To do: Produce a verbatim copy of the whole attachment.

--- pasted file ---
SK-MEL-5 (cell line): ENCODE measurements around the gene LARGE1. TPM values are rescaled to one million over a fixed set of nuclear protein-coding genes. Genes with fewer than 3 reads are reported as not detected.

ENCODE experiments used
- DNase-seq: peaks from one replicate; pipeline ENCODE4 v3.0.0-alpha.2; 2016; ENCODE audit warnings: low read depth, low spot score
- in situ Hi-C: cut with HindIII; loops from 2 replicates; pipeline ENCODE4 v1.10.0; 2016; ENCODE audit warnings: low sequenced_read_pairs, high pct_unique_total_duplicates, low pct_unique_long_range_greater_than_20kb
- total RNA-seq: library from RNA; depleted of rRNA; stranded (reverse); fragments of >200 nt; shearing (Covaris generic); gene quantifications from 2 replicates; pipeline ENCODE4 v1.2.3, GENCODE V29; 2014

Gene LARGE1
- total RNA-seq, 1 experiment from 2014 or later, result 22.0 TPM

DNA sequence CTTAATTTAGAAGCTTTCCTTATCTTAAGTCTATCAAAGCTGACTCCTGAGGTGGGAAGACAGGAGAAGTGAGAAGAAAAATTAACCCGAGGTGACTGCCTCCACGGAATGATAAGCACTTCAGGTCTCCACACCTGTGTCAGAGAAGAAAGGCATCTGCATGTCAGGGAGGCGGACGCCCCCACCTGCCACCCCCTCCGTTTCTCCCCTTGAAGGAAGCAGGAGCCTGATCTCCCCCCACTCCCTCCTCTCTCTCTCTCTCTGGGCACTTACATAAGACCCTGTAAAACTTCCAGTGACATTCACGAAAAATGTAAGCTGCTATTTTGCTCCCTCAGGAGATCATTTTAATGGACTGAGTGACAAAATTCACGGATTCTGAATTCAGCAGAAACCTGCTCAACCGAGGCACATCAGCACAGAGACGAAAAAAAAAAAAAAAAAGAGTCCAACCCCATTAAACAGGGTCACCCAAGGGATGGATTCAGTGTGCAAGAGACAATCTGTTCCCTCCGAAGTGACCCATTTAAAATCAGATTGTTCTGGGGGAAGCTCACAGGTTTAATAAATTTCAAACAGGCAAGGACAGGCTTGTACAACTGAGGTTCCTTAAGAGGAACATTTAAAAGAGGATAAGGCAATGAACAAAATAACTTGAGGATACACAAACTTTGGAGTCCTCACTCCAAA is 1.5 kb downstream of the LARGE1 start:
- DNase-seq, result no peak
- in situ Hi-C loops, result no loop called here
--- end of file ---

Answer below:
SK-MEL-5 (cell line): ENCODE measurements around the gene LARGE1. TPM values are rescaled to one million over a fixed set of nuclear protein-coding genes. Genes with fewer than 3 reads are reported as not detected.

ENCODE experiments used
- DNase-seq: peaks from one replicate; pipeline ENCODE4 v3.0.0-alpha.2; 2016; ENCODE audit warnings: low read depth, low spot score
- in situ Hi-C: cut with HindIII; loops from 2 replicates; pipeline ENCODE4 v1.10.0; 2016; ENCODE audit warnings: low sequenced_read_pairs, high pct_unique_total_duplicates, low pct_unique_long_range_greater_than_20kb
- total RNA-seq: library from RNA; depleted of rRNA; stranded (reverse); fragments of >200 nt; shearing (Covaris generic); gene quantifications from 2 replicates; pipeline ENCODE4 v1.2.3, GENCODE V29; 2014

Gene LARGE1
- total RNA-seq, 1 experiment from 2014 or later, result 22.0 TPM

DNA sequence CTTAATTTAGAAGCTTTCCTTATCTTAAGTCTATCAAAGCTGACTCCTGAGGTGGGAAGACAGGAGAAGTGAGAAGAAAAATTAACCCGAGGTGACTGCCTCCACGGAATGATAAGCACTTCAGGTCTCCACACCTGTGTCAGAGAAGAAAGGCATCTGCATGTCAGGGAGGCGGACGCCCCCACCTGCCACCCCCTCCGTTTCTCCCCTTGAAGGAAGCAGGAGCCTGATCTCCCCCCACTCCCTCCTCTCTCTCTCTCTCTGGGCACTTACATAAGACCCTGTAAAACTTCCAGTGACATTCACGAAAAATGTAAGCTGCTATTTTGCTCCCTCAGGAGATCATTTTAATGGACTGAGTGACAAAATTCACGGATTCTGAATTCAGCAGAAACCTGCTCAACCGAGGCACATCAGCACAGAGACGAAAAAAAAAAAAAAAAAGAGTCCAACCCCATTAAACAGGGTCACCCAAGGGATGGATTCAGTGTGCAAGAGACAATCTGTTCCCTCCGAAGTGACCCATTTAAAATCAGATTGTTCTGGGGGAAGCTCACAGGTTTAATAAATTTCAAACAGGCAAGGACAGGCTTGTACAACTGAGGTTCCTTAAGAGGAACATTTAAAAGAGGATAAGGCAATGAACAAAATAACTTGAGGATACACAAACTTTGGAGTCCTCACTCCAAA is 1.5 kb downstream of the LARGE1 start:
- DNase-seq, result no peak
- in situ Hi-C loops, result no loop called here